Email updates

Keep up to date with the latest news and content from BMC Infectious Diseases and BioMed Central.

Open Access Highly Accessed Research article

An infectious disease model on empirical networks of human contact: bridging the gap between dynamic network data and contact matrices

Anna Machens123, Francesco Gesualdo4, Caterina Rizzo5, Alberto E Tozzi4, Alain Barrat123* and Ciro Cattuto3

Author Affiliations

1 CNRS UMR 7332, CPT, Aix Marseille Université, Marseille 13288, France

2 CNRS UMR 7332, CPT, Université du Sud Toulon-Var, La Garde 83957, France

3 Data Science Laboratory, ISI Foundation, Torino, Italy

4 Bambino Gesù Children’s Hospital, IRCCS, Rome, Italy

5 National Centre for Epidemiology, Surveillance and Health Promotion, Istituto Superiore di Sanità, Rome, Italy

For all author emails, please log on.

BMC Infectious Diseases 2013, 13:185  doi:10.1186/1471-2334-13-185

Published: 23 April 2013



The integration of empirical data in computational frameworks designed to model the spread of infectious diseases poses a number of challenges that are becoming more pressing with the increasing availability of high-resolution information on human mobility and contacts. This deluge of data has the potential to revolutionize the computational efforts aimed at simulating scenarios, designing containment strategies, and evaluating outcomes. However, the integration of highly detailed data sources yields models that are less transparent and general in their applicability. Hence, given a specific disease model, it is crucial to assess which representations of the raw data work best to inform the model, striking a balance between simplicity and detail.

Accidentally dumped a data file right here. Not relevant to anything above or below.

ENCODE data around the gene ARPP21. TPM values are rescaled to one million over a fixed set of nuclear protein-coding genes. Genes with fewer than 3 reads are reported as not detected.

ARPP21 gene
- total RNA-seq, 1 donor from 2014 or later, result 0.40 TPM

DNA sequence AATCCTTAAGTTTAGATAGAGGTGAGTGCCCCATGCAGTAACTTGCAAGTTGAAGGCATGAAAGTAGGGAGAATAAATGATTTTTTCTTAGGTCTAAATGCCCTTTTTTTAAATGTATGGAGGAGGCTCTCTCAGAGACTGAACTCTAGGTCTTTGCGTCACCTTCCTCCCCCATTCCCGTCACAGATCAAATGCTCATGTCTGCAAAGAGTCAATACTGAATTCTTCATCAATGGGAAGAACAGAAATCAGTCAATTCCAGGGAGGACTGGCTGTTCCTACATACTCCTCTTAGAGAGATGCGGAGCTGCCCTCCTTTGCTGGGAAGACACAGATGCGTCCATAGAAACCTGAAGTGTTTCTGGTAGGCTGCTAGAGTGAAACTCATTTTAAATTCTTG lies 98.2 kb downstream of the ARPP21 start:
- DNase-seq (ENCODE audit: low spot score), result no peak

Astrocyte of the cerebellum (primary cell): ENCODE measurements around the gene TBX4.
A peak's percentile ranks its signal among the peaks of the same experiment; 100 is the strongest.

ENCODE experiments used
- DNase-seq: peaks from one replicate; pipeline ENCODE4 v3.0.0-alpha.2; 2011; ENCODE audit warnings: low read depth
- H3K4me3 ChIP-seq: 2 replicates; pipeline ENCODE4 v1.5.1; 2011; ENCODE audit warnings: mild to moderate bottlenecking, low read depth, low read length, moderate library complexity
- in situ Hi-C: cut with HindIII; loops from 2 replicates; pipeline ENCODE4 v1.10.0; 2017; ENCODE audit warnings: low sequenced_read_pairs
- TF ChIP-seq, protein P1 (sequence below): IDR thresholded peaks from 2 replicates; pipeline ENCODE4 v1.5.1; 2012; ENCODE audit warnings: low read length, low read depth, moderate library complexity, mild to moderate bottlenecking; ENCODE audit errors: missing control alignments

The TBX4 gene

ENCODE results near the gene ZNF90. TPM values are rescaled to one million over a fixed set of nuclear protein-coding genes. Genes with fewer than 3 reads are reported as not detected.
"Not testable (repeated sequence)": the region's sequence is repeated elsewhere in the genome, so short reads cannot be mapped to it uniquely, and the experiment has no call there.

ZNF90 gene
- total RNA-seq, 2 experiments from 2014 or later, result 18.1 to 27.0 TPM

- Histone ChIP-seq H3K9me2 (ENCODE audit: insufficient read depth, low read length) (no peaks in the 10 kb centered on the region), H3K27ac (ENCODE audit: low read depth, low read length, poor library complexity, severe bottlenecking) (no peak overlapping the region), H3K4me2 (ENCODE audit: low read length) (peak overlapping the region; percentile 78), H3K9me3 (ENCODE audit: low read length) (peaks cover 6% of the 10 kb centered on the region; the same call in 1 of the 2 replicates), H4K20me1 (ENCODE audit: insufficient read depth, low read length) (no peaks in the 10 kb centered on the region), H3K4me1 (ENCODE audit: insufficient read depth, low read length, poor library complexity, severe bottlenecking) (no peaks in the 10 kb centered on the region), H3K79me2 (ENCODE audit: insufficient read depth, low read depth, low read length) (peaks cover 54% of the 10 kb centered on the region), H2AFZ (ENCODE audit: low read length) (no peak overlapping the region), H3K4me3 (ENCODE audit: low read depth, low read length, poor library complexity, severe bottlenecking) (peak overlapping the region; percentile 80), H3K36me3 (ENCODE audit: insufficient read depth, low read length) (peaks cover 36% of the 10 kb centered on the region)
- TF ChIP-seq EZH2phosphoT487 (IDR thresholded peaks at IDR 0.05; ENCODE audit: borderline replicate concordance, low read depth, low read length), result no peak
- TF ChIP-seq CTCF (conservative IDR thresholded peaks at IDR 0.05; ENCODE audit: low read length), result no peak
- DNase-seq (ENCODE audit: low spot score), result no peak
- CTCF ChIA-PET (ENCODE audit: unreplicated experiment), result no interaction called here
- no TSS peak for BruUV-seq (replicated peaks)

We consider high-resolution data on the face-to-face interactions of individuals in a pediatric hospital ward, obtained by using wearable proximity sensors. We simulate the spread of a disease in this community by using an SEIR model on top of different mathematical representations of the empirical contact patterns. At the most detailed level, we take into account all contacts between individuals and their exact timing and order. Then, we build a hierarchy of coarse-grained representations of the contact patterns that preserve only partially the temporal and structural information available in the data. We compare the dynamics of the SEIR model across these representations.


We show that a contact matrix that only contains average contact durations between role classes fails to reproduce the size of the epidemic obtained using the high-resolution contact data and also fails to identify the most at-risk classes. We introduce a contact matrix of probability distributions that takes into account the heterogeneity of contact durations between (and within) classes of individuals, and we show that, in the case study presented, this representation yields a good approximation of the epidemic spreading properties obtained by using the high-resolution data.


Our results mark a first step towards the definition of synopses of high-resolution dynamic contact networks, providing a compact representation of contact patterns that can correctly inform computational models designed to discover risk groups and evaluate containment policies. We show in a typical case of a structured population that this novel kind of representation can preserve in simulation quantitative features of the epidemics that are crucial for their study and management.